Roast Duck with Lavender Honey
A warming Autumnal dish of roast duck served with lavender honey, created by The Petersham Restaurant’s award-winning head chef, Adebola Adeshina. Served with crushed Jerusalem artichokes, roast garlic, choy sum, greengage & red wine sauce.
For the duck
- 2 fillets of duck breast with skin
- 2 tbsp honey
- 5 g lavender dried
- 200 g choy sum
- 1 head of garlic sliced
- 500 g Jerusalem artichokes
- Juice from ½ a lemon
- 1 tsp chives chopped
For the sauce
- 3 shallots diced
- 100 ml orange juice
- 750 ml red wine
- 2 beef bouillon cubes
- 5 greengages cut into quarters
- 2 bay leaves
- cracked black pepper
- Preheat the oven at 170°C. Next, fry the diced shallots with the bay leaves and a pinch of thyme in a pan with vegetable oil for about 5 minutes. Pour in the orange juice and simmer to syrup and then add the beef bouillon and red wine until reduced by roughly two-thirds. Pass through a fine sieve, bring back to the pan and add the cut greengages. Simmer for 5 minutes.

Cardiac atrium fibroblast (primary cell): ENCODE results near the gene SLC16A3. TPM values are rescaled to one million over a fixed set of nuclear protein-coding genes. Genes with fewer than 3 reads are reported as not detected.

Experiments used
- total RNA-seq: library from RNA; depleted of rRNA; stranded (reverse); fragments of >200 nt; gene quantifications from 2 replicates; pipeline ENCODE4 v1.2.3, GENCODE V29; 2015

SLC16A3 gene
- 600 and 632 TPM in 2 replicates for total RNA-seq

- Peel the Jerusalem artichokes and place them in a pan with 300ml water and the lemon juice to prevent them from browning. Add a pinch of salt and thyme and boil until soft. Blitz the artichokes and 150ml of the boiling water in a blender until smooth and puréed. Season to taste.
- Score the skin of the duck in a diamond pattern and season with salt and cracked black pepper. Cook the duck skin side down in a medium-heated pan with vegetable oil for about 6-8 minutes or until the skin is crispy and golden brown. Then place them skin side down on a baking tray accompanied with the sliced garlic. Pour over the honey and dried lavender and cook in the oven for 10 minutes until the roast duck is cooked medium to medium well done.
- For the choy sum, blanch in salty boiling water and season with olive oil, salt, and pepper.
- Spoon the artichoke purée onto a plate and add the roast garlic. Add the roast duck and place the choy sum on top, before pouring over the sauce and sprinkling a bit of dried lavender and chopped chives.